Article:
The Dreaded Jones Fracture: March Madness is Injury Season
Posted by Jenn F. on Thursday, February 21st, 2013
The only good thing about the month of February is that it’s just a few short weeks before the month of March. Pretty soon, it’ll be that time of year again, folks: time for NCAA parties from the tip of Maine to California’s sunny coast. March Madness is an American favorite and for good reason: college basketball embodies so much of what American sports fans hold dear. These are players we’ve been following. We know about their dramatic family lives, their brushes with the law, their outstanding jump shots. These are young, promising players, many of whom are headed to distinguished careers in the NBA. And March Madness is when we get to see them all play each other in a jam-packed, no holds barred basketball off. It’s glorious. Not so glorious: the many foot and ankle injuries these poor players have suffered on the country’s college courts. Today I’m going to talk about one injury in particular: a difficult, painful fracture that, for a b-ball player, can mean the sidelines. I’m talking to you, Jones.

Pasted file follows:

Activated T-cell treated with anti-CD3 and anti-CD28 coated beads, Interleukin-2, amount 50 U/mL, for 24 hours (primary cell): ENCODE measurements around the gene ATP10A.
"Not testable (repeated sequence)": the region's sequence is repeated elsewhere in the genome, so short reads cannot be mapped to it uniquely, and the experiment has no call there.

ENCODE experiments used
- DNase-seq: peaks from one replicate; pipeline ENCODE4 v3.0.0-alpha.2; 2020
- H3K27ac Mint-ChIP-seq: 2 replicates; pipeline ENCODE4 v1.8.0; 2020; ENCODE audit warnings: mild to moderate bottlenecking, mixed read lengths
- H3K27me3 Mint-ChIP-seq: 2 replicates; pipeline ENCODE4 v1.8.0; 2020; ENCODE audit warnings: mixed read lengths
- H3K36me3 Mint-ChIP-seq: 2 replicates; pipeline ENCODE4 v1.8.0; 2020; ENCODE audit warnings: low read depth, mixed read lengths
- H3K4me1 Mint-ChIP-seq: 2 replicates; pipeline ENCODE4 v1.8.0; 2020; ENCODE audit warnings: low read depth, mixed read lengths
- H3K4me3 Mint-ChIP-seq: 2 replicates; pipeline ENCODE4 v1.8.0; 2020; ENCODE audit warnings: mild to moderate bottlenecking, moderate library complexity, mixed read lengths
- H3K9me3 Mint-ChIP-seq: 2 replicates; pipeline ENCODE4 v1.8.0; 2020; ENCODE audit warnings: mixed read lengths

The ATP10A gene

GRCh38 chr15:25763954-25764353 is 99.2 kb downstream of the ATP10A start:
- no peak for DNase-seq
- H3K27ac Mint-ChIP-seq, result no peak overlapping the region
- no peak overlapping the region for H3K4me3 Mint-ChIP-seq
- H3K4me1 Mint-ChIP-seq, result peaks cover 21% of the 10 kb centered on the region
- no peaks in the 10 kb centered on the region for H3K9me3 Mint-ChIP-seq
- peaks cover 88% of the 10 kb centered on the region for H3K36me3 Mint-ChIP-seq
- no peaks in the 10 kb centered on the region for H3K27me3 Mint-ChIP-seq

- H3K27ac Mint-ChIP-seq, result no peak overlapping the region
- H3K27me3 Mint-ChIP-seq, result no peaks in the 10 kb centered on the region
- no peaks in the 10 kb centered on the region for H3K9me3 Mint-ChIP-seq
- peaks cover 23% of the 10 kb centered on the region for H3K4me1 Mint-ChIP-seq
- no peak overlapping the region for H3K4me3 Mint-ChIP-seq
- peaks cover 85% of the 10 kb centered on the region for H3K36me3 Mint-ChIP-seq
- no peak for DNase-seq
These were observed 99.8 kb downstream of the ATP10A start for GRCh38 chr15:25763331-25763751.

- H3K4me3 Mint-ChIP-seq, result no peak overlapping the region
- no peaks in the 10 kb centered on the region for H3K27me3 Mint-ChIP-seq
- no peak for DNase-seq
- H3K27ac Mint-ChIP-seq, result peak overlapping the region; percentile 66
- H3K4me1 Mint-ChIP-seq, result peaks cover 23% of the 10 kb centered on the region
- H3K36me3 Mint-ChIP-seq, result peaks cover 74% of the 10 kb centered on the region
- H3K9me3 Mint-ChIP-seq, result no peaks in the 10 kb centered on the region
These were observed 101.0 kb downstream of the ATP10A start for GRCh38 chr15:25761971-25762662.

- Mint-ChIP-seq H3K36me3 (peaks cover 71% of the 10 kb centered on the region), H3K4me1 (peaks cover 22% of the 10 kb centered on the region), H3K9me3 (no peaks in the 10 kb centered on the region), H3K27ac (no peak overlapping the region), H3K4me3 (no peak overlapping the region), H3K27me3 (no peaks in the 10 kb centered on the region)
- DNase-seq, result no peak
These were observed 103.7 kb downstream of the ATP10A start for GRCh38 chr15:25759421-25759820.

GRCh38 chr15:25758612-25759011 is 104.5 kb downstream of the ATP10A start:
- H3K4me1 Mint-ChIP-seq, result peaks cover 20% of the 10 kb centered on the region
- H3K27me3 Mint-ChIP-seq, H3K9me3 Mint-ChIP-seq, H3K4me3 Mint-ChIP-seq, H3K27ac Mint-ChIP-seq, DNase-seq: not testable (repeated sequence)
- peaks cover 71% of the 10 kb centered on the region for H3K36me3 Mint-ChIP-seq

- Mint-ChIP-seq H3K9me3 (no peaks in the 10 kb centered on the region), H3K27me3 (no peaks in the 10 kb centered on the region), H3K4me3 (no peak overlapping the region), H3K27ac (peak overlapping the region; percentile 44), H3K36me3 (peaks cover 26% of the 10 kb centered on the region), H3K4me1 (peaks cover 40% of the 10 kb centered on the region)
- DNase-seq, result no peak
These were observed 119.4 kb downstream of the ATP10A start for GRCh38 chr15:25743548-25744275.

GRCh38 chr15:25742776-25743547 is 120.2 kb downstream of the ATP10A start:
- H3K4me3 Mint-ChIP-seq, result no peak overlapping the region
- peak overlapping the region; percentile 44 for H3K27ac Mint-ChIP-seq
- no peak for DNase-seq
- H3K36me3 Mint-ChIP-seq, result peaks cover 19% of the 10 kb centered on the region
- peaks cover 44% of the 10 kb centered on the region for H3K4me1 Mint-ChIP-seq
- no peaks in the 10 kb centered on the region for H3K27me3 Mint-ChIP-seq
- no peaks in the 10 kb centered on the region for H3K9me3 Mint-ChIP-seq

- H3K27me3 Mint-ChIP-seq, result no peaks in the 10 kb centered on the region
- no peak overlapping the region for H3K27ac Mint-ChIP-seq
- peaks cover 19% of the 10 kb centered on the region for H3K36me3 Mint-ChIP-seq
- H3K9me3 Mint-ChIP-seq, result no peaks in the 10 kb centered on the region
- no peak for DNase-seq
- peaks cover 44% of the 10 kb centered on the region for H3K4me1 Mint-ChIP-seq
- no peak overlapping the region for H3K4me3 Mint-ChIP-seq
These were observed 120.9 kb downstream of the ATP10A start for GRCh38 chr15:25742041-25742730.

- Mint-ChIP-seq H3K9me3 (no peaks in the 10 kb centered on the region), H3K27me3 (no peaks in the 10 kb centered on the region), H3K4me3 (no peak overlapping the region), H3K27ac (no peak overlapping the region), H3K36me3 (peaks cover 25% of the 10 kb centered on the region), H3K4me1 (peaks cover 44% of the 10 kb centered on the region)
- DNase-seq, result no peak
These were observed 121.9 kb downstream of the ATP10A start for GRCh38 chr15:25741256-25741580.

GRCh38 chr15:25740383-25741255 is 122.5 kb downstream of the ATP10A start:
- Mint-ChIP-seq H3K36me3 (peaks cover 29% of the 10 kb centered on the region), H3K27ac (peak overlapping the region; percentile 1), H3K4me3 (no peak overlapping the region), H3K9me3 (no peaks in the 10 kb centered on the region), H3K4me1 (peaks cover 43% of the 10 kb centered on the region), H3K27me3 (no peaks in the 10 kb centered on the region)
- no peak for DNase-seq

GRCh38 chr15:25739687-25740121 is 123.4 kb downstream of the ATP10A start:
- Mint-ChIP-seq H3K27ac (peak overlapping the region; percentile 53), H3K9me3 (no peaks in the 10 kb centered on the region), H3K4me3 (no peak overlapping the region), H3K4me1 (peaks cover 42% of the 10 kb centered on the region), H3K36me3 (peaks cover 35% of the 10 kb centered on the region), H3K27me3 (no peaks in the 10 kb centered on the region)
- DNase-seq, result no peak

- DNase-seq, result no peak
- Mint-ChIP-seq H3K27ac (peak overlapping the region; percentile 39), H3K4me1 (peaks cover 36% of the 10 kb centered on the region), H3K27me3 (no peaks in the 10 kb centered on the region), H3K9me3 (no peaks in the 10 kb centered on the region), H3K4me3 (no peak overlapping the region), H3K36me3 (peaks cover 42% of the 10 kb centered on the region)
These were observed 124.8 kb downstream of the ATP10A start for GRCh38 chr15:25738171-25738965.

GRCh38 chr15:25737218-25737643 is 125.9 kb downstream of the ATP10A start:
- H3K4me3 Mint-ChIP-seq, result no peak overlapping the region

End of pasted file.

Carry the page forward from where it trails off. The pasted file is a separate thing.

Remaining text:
A Jones fracture (named after Sir Robert Jones back in 1902) is a fracture of the fifth metatarsal, the long thin bone that runs along the outside of your foot. These fractures are in the midfoot, often right near the tendon attachment at the base of the metatarsal. This tendon is what makes Jones fractures so difficult: every time that tendon pulls on the bone, it prevents the bone from knitting. So, treatment requires total immobilization with a cast for 6-8 weeks. If you’re an NCAA player unlucky enough to suffer a Jones in February, this could bench you for the entire March Madness tournament.
This is a common fracture for b-ballers, often caused by a poor landing. I actually suffered a Jones fracture in middle school from a poorly executed dance step. I rolled my foot, felt a pop, and the rest is history. While good shoes and consistent, well-paced conditioning can protect you from many sports injuries, Jones fractures are notoriously freak-like in their randomness. Even the strongest, most highly-trained athletes with the most expensive and scientifically-designed shoes in the world can suffer them.
The best thing you can do if you suspect you may have a Jones fracture is to seek immediate treatment. Try The Center for Podiatric Care and Sports Medicine for an athlete-centric approach to treatment and rehabilitation.
If you have any foot problems or pain, contact The Center for Podiatric Care and Sports Medicine. Dr. Josef J. Geldwert, Dr. Katherine Lai, Dr. Ryan Minara and Dr. Mariola Rivera have helped thousands of people get back on their feet. Unfortunately, we cannot give diagnoses or treatment advice online. Please make an appointment to see us if you live in the NY metropolitan area or seek out a podiatrist in your area.